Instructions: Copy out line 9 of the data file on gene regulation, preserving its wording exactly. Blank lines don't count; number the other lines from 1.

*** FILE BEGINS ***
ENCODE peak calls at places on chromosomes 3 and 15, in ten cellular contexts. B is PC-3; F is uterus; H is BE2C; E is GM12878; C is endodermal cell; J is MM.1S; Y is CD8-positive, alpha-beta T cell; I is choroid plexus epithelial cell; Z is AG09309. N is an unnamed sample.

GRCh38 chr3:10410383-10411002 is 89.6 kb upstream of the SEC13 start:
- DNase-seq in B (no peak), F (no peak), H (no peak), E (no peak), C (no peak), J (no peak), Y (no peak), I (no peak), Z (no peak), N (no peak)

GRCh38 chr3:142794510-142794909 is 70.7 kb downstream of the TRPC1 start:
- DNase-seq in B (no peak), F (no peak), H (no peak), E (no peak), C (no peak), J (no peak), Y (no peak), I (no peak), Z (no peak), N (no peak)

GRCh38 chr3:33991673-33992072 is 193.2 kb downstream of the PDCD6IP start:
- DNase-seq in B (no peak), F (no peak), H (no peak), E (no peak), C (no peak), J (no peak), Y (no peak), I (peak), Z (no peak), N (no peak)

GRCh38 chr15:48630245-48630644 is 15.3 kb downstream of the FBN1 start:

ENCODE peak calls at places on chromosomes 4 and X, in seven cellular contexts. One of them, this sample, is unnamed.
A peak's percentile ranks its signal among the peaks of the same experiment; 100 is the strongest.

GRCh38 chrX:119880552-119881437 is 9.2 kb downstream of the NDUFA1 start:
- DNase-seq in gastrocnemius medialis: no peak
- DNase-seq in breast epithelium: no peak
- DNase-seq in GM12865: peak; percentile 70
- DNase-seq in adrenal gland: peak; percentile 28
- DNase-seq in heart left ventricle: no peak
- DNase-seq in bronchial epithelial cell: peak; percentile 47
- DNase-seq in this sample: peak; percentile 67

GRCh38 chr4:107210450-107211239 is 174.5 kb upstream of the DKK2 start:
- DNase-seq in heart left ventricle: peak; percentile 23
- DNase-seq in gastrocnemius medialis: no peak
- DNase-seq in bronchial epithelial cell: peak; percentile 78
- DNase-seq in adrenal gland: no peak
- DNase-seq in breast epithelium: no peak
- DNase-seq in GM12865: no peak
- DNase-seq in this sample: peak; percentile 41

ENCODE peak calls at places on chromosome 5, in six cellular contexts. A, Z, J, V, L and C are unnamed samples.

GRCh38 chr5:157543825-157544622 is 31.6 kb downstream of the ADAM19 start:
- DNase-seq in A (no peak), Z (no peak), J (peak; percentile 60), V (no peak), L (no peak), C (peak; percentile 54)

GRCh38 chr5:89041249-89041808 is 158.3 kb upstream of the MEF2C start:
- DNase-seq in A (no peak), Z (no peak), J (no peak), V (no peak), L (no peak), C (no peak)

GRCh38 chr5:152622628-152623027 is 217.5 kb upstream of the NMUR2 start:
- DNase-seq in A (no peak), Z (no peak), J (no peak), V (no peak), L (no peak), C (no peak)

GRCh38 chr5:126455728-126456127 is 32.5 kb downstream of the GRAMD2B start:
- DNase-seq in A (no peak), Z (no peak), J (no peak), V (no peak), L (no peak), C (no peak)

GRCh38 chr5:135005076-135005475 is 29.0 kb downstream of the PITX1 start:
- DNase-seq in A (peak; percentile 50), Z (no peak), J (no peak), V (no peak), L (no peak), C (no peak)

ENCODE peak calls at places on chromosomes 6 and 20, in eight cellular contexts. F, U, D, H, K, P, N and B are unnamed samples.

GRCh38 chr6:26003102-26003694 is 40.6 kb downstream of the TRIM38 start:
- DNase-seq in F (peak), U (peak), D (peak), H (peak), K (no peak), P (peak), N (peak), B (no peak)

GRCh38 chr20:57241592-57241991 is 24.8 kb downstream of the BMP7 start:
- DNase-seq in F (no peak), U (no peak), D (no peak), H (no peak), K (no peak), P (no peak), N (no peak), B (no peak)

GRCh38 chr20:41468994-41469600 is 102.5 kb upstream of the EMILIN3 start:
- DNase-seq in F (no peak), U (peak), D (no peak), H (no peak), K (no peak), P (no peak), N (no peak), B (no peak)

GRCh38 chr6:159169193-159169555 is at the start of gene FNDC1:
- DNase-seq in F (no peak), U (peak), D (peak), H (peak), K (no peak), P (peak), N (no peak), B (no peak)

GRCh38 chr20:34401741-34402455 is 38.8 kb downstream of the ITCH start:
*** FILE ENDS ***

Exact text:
ENCODE peak calls at places on chromosomes 4 and X, in seven cellular contexts. One of them, this sample, is unnamed.